The change to the popular baking competition show was announced last week by producer Kieran Smith.
“We didn’t want to offend anyone, but the world has changed, and the joke fell flat,” Smith told The Guardian of last year’s controversial “Mexican Week”. The show’s former “Japan Week” in 2020 and “German Week” in 2021 also faced backlash.
Appearing on GB News on Tuesday (5 September) to speak about the “woke backlash”, celebrity chef Thompson, 72, responded to the show’s choice to scrap the concept – which saw bakers create dishes inspired by the countries spotlighted that week – calling it “utter nonsense”.
“I can’t believe the small minority who don’t like these programmes don’t have an on-off button on their televisions, and they can’t just turn it off. The majority of people enjoy the programme,” Thompson said.
“I mean, as William Shakespeare would say, it’s much ado about nothin’,” he continued. “It’s a light-hearted show. They like to have a bit of fun. Some of the jokes are pretty average I have to say but who cares? You know, it’s a food programme with a bit of fun.
“Decent chefs want to play with food and come out with a better result,” he added. “But as far as this programme is concerned, it’s so pathetic that the minority have such loud voices.”
Thompson himself has faced criticism in the past due to his comments regarding anti-vaxxers as well as his “old school” beliefs.
During Bake Off’s nationality-themed weeks, viewers often criticised the show for allowing the contestants to make dishes that were not authentic to the countries claiming to be represented.
There were also accusations of stereotypes and “casual racism” from the presenters.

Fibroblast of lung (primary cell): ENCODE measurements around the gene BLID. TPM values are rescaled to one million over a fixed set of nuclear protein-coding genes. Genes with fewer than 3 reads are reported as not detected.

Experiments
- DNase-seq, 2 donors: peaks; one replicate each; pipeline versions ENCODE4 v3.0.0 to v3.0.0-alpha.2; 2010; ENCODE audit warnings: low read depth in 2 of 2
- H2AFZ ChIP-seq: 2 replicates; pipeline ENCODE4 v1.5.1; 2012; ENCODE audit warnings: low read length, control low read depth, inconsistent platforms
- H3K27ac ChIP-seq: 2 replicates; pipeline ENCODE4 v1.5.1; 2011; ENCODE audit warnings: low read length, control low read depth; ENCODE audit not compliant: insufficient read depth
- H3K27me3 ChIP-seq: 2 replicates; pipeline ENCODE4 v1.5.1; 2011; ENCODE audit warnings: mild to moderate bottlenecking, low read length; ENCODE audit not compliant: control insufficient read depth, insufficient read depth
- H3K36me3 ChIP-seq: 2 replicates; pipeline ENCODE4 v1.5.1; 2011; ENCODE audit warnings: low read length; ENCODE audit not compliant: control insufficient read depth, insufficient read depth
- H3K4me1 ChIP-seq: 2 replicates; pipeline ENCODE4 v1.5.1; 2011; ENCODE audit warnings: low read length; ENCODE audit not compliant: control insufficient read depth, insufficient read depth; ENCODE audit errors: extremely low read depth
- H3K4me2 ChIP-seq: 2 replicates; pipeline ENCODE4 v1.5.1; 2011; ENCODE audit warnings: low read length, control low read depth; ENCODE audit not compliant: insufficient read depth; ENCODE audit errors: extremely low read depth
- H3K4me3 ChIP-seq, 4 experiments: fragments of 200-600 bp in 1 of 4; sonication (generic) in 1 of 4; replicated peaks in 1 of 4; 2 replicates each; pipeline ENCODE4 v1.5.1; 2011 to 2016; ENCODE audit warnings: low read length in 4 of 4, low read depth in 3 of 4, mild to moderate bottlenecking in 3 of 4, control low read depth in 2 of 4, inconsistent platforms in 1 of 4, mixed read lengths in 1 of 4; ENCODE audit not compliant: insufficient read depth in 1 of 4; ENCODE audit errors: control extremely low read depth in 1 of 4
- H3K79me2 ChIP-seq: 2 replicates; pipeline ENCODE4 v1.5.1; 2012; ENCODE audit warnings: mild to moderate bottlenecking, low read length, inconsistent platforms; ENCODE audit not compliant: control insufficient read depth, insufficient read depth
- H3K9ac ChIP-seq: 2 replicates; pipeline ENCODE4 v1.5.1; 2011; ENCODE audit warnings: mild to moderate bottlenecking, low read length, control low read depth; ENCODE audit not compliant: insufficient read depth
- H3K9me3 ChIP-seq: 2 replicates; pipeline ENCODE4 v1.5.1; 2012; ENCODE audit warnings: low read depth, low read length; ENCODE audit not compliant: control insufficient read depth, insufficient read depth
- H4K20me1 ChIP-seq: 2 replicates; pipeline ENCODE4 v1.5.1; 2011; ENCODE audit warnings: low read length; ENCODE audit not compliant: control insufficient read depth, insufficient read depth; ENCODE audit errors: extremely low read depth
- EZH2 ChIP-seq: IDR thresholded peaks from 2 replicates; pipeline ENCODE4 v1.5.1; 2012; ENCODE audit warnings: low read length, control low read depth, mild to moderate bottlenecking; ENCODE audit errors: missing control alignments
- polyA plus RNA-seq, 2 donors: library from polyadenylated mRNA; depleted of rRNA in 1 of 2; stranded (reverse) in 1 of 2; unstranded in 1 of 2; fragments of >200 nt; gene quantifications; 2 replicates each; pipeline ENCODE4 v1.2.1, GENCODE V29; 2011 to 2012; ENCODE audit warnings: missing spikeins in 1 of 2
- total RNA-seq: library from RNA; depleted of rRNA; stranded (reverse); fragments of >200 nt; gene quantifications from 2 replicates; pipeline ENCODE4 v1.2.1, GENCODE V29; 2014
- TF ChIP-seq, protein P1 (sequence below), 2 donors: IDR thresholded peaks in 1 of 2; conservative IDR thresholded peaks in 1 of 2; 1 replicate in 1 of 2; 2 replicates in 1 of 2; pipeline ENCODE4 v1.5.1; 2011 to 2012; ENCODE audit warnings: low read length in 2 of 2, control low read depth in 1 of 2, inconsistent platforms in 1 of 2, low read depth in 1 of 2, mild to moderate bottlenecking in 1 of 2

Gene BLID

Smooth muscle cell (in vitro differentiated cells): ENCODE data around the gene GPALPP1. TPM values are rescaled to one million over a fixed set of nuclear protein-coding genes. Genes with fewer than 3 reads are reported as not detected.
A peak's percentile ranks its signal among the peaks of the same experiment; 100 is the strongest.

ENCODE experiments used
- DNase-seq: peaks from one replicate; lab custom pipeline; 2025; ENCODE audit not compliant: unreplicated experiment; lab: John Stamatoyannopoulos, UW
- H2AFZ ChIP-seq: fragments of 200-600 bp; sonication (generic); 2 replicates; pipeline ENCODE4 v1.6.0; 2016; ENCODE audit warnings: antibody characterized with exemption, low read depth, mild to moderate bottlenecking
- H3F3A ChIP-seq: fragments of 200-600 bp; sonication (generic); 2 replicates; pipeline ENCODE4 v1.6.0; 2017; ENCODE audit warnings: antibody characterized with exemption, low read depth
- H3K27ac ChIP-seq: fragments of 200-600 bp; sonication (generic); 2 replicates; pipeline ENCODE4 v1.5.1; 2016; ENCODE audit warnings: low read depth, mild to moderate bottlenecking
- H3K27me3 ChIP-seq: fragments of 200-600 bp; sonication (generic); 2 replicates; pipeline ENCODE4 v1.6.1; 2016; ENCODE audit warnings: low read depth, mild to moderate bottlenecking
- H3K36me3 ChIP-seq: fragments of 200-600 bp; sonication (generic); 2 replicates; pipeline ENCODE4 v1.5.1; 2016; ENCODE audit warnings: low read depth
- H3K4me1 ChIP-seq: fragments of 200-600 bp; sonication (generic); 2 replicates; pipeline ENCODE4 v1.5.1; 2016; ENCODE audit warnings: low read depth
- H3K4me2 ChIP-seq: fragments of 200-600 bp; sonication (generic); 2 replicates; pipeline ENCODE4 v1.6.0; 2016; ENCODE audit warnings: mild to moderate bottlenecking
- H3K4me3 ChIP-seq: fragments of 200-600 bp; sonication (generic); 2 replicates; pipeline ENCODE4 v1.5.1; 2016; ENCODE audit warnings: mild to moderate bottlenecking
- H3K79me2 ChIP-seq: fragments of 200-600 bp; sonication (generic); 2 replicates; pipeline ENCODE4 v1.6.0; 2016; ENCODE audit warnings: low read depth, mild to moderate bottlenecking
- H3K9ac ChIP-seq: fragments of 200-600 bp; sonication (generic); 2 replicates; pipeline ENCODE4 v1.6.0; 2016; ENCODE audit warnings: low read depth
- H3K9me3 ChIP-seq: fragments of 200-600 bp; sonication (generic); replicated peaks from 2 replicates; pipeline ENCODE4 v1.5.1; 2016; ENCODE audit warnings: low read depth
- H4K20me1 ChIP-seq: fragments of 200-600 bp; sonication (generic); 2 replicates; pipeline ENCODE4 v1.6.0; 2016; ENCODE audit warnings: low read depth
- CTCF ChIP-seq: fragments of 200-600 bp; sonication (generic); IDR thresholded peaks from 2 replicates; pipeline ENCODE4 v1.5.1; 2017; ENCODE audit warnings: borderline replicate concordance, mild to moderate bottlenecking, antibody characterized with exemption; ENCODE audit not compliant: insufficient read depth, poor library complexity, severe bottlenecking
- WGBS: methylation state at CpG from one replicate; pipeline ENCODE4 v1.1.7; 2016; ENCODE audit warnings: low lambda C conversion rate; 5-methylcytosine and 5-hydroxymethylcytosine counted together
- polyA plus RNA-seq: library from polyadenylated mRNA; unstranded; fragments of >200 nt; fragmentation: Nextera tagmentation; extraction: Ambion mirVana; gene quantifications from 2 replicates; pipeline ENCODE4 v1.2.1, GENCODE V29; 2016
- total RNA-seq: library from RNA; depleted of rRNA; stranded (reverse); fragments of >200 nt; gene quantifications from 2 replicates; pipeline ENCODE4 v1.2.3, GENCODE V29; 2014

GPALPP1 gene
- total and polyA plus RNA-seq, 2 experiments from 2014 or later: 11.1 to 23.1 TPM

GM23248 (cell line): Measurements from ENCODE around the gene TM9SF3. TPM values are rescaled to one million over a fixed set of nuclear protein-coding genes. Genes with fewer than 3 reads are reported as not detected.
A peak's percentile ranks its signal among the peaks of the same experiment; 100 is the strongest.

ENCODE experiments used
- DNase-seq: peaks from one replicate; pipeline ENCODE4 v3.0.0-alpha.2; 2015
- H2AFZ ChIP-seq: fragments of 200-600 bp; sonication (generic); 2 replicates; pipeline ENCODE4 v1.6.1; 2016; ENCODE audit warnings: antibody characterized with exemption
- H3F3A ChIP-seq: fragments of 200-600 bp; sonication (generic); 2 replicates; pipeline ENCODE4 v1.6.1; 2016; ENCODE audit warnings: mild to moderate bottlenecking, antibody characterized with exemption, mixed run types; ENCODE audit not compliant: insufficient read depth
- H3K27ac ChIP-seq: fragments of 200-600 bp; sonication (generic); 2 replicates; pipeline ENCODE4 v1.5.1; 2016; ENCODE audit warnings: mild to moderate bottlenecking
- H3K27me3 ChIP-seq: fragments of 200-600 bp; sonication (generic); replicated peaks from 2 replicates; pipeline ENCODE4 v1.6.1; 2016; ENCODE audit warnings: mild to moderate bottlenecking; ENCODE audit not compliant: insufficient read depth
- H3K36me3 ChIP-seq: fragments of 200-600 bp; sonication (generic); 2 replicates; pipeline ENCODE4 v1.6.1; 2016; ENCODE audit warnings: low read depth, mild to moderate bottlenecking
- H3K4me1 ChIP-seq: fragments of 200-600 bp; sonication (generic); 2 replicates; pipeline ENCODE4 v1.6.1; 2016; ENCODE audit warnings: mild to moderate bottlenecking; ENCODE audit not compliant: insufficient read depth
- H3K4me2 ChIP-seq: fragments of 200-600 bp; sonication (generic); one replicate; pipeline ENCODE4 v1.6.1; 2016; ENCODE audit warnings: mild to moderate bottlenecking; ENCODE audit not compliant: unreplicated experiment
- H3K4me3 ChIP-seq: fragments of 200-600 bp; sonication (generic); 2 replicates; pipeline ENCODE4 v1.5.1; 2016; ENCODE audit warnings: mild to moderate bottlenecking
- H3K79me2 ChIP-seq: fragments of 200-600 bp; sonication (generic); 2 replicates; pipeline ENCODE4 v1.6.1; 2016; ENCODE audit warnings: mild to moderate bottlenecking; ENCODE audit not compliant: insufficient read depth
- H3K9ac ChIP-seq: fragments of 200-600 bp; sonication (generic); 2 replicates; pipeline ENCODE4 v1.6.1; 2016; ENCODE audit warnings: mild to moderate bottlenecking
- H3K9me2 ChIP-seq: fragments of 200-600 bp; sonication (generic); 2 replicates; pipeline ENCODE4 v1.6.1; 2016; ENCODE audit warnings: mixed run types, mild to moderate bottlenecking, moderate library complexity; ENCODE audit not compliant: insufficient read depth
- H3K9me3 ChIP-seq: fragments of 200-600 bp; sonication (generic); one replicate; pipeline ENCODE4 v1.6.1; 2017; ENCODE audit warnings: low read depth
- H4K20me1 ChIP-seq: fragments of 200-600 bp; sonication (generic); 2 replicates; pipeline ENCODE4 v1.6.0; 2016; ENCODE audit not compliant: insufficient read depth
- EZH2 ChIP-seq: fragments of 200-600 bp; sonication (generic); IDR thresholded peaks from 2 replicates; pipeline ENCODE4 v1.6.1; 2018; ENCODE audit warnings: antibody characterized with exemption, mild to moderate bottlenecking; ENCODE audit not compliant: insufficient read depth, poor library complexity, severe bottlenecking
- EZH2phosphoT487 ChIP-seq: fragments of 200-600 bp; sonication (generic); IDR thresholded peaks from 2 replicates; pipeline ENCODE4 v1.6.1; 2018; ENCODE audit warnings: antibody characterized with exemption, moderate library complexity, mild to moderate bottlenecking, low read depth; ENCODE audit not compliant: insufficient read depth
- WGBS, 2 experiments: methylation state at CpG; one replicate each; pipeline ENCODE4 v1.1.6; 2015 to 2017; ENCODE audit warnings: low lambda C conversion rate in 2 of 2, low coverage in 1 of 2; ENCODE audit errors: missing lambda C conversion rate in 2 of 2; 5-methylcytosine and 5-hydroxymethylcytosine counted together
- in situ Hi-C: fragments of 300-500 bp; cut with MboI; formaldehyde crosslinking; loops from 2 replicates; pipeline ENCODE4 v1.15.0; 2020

Following last year’s “Mexican Week”, fans condemned the placement of sombreros and maracas in the episode, as well as a cake decorated with a moustache.
The show’s presenters, Prue Leith, Paul Hollywood and Noel Fielding, were also criticised for mispronouncing Spanish words, and for making “tacky” jokes.
Hollywood and Leith later addressed the outraged response, with the former saying he felt “gutted” about the reaction because he “loves” Mexico.
“I’d literally come back from Mexico about three weeks before we filmed the episode,” he said. “I was all over the place, and we set the challenges based on what I’d seen there. The challenges were very good, and everyone did a good job.”
Leith added that “we never go out to be controversial”, saying: “We try to be dead honest. It was quite unfortunate that quite a few people took offence, but we certainly didn’t mean it.
“As Paul says, the thing about Bake Off is that it absolutely represents inclusivity and diversity and tolerance and togetherness… so the idea that we were set out to insult anybody is ridiculous.”
The Great British Bake Off returns on Tuesday 13 September on Channel 4.
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